Realizing an ambitious plan would require the development of many more areas, such as the city’s port, in order to attract foreign companies. “If the changes required do not make progress immediately, then the scenario most likely to be realized is that of Thessaloniki remaining a regional city of northern Greece. Evidently, however, neither the political nor the ideological targets for the city are tuned to such an ambitious upgrading of its role,” he says.

Royal guest drops by for ‘Bayadere’ at Herodion September 16, 2006

Posted by grhomeboy in Ballet Dance Opera, Hellenic Athens Festival.
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Princess Christina of Sweden was in Athens for one day to see «La Bayadere» performed by the Royal Ballet of Sweden at the Herod Atticus Theater.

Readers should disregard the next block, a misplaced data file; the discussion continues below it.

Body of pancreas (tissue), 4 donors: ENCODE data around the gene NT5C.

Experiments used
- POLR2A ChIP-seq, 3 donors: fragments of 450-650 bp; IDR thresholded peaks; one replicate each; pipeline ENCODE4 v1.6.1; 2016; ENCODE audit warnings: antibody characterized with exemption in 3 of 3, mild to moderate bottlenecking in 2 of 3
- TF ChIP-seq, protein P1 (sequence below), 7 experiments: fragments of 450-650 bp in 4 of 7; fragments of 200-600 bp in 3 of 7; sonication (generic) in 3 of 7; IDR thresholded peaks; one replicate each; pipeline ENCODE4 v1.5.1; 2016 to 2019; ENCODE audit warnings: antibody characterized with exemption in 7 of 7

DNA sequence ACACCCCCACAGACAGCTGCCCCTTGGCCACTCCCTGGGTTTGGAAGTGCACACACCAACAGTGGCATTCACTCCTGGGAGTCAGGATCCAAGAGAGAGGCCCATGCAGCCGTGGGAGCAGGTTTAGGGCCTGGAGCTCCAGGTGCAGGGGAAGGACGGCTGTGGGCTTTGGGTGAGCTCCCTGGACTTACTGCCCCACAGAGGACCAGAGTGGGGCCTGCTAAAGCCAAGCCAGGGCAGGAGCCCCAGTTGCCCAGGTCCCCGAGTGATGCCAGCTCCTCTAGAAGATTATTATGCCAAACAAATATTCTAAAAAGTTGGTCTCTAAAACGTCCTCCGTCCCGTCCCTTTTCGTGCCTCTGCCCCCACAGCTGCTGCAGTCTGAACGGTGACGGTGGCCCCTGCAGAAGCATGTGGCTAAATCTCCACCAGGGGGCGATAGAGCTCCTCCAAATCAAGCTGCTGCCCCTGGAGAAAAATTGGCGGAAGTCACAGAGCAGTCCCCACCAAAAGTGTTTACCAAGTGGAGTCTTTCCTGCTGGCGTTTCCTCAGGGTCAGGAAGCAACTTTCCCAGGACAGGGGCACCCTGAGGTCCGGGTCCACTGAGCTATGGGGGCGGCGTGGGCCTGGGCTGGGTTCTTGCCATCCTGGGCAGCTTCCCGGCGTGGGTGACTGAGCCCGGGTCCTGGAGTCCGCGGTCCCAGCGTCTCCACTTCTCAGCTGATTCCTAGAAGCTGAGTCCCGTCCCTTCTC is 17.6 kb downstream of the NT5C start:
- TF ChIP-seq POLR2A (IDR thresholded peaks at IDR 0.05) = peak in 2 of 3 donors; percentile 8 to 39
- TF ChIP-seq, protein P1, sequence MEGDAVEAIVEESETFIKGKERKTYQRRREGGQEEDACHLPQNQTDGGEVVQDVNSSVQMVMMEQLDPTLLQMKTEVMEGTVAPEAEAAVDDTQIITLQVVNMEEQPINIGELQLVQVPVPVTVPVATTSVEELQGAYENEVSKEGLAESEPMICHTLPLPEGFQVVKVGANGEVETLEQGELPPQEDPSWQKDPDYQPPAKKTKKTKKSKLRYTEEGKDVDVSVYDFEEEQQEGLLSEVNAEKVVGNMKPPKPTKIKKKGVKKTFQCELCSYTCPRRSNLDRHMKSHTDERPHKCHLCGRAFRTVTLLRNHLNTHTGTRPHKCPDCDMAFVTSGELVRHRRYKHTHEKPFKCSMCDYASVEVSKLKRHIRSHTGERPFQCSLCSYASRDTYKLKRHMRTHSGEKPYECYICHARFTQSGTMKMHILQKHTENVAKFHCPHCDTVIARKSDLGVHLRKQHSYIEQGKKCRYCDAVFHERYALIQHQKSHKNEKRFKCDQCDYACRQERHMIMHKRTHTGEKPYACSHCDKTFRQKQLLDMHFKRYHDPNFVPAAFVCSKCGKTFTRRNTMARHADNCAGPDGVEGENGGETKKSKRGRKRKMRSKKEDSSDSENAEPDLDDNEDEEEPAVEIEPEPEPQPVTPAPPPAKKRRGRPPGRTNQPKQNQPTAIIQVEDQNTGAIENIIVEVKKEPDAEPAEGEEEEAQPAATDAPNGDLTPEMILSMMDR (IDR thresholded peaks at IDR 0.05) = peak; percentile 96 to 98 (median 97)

The Princess is a patron of the company and she came to applaud the first of three performances.

The choreography by renowned ballerina Natalia Makarova was based on the original choreography by Marius Petipa. The costumes were by Theoni Vachlioti-Aldredge, whose costumes for «The Great Gatsby» won an Oscar. Makarova looked moved by the congratulations of the Princess.

The performances were held to celebrate the 60th birthday of UNESCO.